Thousands of supporters of the ruling coalition rally in front of the Parliament building in Skopje, Macedonia, Monday, May 18, 2015 (Photo: AP)
Rival political camps in Macedonia staged a third day of protests Tuesday as the embattled prime minister and the opposition leader prepared to hold talks to try to end the crisis.
About 150 opposition supporters rallied outside the main government building in Skopje to press their demands that Prime Minister Nikola Gruevski step down.
Just two kilometres (1.5 miles) away, about 50 supporters of the conservative leader spent the night in a tent camp outside parliament in a show of solidarity with Gruevski.
He and opposition leader Zoran Zaev were to meet in Strasbourg later Tuesday in a bid to find a solution to the crisis under the auspices of European Parliament.
Under pressure from the European Union, which Macedonia has applied to join, leaders of the country's four main political parties met on Monday, but the talks only lasted 90 minutes and did not even begin to tackle the crisis.
The rival camps have rallied tens of thousands of supporters in demonstrations over the past two days, highlighting the deep divisions that plague the tiny former Yugoslav republic.
The centre-left opposition -- which drew more than 20,000 people to a protest rally on Sunday -- accuses Gruevski of corruption, wiretapping and other wrongdoings, and has vowed to remain on the streets until he quits.
"People here came of their own free will, while those who took part in Gruevski's rally were employees paid by the state who were obliged to gather," said Bojanco Micevski, an unemployed chemistry professor from the northeastern town of Kriva Palanka.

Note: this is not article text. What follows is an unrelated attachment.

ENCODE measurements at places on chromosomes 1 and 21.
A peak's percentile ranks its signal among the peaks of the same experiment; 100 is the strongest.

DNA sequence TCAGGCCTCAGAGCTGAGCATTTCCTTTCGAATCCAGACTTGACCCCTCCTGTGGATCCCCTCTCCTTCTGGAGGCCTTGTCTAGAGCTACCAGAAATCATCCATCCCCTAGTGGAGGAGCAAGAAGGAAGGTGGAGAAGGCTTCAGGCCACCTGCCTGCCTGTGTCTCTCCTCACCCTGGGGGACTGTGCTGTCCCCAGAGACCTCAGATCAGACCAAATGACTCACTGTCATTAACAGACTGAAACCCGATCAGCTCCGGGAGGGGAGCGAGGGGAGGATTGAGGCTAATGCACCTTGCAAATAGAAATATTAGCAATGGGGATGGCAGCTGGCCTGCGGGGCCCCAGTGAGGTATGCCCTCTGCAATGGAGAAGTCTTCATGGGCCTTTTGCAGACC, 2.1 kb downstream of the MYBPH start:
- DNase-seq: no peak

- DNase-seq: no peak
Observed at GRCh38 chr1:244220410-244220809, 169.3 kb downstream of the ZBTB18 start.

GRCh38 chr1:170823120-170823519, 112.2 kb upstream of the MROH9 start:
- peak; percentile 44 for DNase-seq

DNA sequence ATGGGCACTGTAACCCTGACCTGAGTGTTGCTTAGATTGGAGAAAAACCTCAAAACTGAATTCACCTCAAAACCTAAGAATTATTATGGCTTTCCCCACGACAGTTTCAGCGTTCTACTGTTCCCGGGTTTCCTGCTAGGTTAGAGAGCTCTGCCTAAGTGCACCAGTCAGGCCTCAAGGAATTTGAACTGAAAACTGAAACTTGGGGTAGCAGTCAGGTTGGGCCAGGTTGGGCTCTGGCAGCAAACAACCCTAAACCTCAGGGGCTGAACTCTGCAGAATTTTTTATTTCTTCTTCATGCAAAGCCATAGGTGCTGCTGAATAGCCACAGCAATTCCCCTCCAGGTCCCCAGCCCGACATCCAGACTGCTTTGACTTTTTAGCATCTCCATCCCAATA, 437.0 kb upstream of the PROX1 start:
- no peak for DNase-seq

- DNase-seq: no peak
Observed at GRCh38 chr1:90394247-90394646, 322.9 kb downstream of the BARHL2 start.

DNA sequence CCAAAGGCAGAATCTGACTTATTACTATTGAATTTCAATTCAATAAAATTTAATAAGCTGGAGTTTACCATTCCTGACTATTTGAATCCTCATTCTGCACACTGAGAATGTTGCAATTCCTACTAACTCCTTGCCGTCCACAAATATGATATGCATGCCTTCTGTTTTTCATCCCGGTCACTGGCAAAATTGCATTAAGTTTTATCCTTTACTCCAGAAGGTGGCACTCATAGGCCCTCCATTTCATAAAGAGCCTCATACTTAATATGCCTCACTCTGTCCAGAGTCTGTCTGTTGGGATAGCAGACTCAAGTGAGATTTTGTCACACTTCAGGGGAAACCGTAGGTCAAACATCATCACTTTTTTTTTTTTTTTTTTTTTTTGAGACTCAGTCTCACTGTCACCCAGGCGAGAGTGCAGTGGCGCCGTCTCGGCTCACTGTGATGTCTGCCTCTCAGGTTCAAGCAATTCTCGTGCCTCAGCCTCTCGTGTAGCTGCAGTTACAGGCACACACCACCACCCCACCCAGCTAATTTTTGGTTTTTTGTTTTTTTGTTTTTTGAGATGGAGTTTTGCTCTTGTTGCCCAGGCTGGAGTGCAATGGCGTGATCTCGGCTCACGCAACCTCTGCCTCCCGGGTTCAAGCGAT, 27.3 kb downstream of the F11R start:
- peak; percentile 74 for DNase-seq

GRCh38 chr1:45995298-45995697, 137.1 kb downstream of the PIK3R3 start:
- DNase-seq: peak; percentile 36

On Monday, 30,000 people attended a rival rally to support the 44-year-old Gruevski, who has been in power in the southeastern European country for nine years.
The pro-government camp insists that Gruevski should continue to rule in accordance with the results of an April 2014 election, which have been contested by the opposition ever since.
"We clearly said yesterday evening that results of the elections should be respected, we want simply to show our support to the government," Predrag Petrovic from the northern town of Kumanovo told AFP as he spent night in the camp set up in a park across from the parliament building.
Macedonia has been dogged by political crisis since the disputed elections and was also left reeling after a clash between police and ethnic Albanian gunmen left 18 people dead earlier this month.
Ethnic Albanians make up about one quarter of Macedonia's 2.1 million population.